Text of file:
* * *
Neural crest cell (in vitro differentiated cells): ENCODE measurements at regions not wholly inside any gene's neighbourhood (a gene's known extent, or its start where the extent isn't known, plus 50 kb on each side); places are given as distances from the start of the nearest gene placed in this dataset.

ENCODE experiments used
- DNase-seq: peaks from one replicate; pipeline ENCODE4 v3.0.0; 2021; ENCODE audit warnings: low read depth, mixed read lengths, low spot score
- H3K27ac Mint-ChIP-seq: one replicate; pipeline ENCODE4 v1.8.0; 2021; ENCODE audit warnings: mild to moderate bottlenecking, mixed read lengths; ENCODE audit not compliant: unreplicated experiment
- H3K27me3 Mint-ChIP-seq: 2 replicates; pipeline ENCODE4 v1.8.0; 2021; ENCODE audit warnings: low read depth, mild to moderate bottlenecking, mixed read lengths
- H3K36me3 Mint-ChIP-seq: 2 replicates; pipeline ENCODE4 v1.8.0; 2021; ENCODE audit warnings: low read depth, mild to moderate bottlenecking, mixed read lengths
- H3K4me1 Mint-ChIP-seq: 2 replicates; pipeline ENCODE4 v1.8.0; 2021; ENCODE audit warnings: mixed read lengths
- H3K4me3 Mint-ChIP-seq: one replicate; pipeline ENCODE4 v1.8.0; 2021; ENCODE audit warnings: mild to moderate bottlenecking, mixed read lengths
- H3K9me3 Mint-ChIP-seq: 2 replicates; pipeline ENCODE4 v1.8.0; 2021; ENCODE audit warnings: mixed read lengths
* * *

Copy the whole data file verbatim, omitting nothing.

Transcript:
Neural crest cell (in vitro differentiated cells): ENCODE measurements at regions not wholly inside any gene's neighbourhood (a gene's known extent, or its start where the extent isn't known, plus 50 kb on each side); places are given as distances from the start of the nearest gene placed in this dataset.

ENCODE experiments used
- DNase-seq: peaks from one replicate; pipeline ENCODE4 v3.0.0; 2021; ENCODE audit warnings: low read depth, mixed read lengths, low spot score
- H3K27ac Mint-ChIP-seq: one replicate; pipeline ENCODE4 v1.8.0; 2021; ENCODE audit warnings: mild to moderate bottlenecking, mixed read lengths; ENCODE audit not compliant: unreplicated experiment
- H3K27me3 Mint-ChIP-seq: 2 replicates; pipeline ENCODE4 v1.8.0; 2021; ENCODE audit warnings: low read depth, mild to moderate bottlenecking, mixed read lengths
- H3K36me3 Mint-ChIP-seq: 2 replicates; pipeline ENCODE4 v1.8.0; 2021; ENCODE audit warnings: low read depth, mild to moderate bottlenecking, mixed read lengths
- H3K4me1 Mint-ChIP-seq: 2 replicates; pipeline ENCODE4 v1.8.0; 2021; ENCODE audit warnings: mixed read lengths
- H3K4me3 Mint-ChIP-seq: one replicate; pipeline ENCODE4 v1.8.0; 2021; ENCODE audit warnings: mild to moderate bottlenecking, mixed read lengths
- H3K9me3 Mint-ChIP-seq: 2 replicates; pipeline ENCODE4 v1.8.0; 2021; ENCODE audit warnings: mixed read lengths